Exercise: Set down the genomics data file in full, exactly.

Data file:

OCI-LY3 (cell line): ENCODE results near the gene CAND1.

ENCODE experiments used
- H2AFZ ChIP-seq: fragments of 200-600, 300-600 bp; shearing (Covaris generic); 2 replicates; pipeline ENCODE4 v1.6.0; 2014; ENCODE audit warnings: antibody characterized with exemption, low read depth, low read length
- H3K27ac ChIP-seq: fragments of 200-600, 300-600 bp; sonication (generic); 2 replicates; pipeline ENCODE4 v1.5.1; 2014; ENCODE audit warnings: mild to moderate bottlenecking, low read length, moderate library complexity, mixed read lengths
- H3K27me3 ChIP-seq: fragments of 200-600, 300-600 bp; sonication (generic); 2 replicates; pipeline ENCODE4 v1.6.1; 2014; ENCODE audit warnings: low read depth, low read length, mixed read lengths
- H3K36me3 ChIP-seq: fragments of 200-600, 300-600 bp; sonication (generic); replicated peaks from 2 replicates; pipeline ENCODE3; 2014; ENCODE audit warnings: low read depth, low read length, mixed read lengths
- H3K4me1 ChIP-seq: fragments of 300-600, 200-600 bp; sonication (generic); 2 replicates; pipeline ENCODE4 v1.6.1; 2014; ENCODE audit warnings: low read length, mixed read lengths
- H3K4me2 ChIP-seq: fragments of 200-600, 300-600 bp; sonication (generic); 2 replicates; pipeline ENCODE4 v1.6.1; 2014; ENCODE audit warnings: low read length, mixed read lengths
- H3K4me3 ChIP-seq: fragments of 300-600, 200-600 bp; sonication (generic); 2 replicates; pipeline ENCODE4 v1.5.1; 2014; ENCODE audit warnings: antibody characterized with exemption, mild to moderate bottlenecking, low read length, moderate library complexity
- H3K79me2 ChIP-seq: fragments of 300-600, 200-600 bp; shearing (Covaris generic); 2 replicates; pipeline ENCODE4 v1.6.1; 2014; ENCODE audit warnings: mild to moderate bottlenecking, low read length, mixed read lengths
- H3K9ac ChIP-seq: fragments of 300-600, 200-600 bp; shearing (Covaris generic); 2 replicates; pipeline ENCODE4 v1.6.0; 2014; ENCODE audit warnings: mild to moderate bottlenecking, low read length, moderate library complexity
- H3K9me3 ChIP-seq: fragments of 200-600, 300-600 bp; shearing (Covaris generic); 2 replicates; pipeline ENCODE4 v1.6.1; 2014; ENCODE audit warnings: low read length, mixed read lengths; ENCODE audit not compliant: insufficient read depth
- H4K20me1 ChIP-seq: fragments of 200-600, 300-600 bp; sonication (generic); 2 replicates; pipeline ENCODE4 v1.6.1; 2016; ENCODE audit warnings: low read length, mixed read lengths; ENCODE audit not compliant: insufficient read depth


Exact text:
OCI-LY3 (cell line): ENCODE results near the gene CAND1.

ENCODE experiments used
- H2AFZ ChIP-seq: fragments of 200-600, 300-600 bp; shearing (Covaris generic); 2 replicates; pipeline ENCODE4 v1.6.0; 2014; ENCODE audit warnings: antibody characterized with exemption, low read depth, low read length
- H3K27ac ChIP-seq: fragments of 200-600, 300-600 bp; sonication (generic); 2 replicates; pipeline ENCODE4 v1.5.1; 2014; ENCODE audit warnings: mild to moderate bottlenecking, low read length, moderate library complexity, mixed read lengths
- H3K27me3 ChIP-seq: fragments of 200-600, 300-600 bp; sonication (generic); 2 replicates; pipeline ENCODE4 v1.6.1; 2014; ENCODE audit warnings: low read depth, low read length, mixed read lengths
- H3K36me3 ChIP-seq: fragments of 200-600, 300-600 bp; sonication (generic); replicated peaks from 2 replicates; pipeline ENCODE3; 2014; ENCODE audit warnings: low read depth, low read length, mixed read lengths
- H3K4me1 ChIP-seq: fragments of 300-600, 200-600 bp; sonication (generic); 2 replicates; pipeline ENCODE4 v1.6.1; 2014; ENCODE audit warnings: low read length, mixed read lengths
- H3K4me2 ChIP-seq: fragments of 200-600, 300-600 bp; sonication (generic); 2 replicates; pipeline ENCODE4 v1.6.1; 2014; ENCODE audit warnings: low read length, mixed read lengths
- H3K4me3 ChIP-seq: fragments of 300-600, 200-600 bp; sonication (generic); 2 replicates; pipeline ENCODE4 v1.5.1; 2014; ENCODE audit warnings: antibody characterized with exemption, mild to moderate bottlenecking, low read length, moderate library complexity
- H3K79me2 ChIP-seq: fragments of 300-600, 200-600 bp; shearing (Covaris generic); 2 replicates; pipeline ENCODE4 v1.6.1; 2014; ENCODE audit warnings: mild to moderate bottlenecking, low read length, mixed read lengths
- H3K9ac ChIP-seq: fragments of 300-600, 200-600 bp; shearing (Covaris generic); 2 replicates; pipeline ENCODE4 v1.6.0; 2014; ENCODE audit warnings: mild to moderate bottlenecking, low read length, moderate library complexity
- H3K9me3 ChIP-seq: fragments of 200-600, 300-600 bp; shearing (Covaris generic); 2 replicates; pipeline ENCODE4 v1.6.1; 2014; ENCODE audit warnings: low read length, mixed read lengths; ENCODE audit not compliant: insufficient read depth
- H4K20me1 ChIP-seq: fragments of 200-600, 300-600 bp; sonication (generic); 2 replicates; pipeline ENCODE4 v1.6.1; 2016; ENCODE audit warnings: low read length, mixed read lengths; ENCODE audit not compliant: insufficient read depth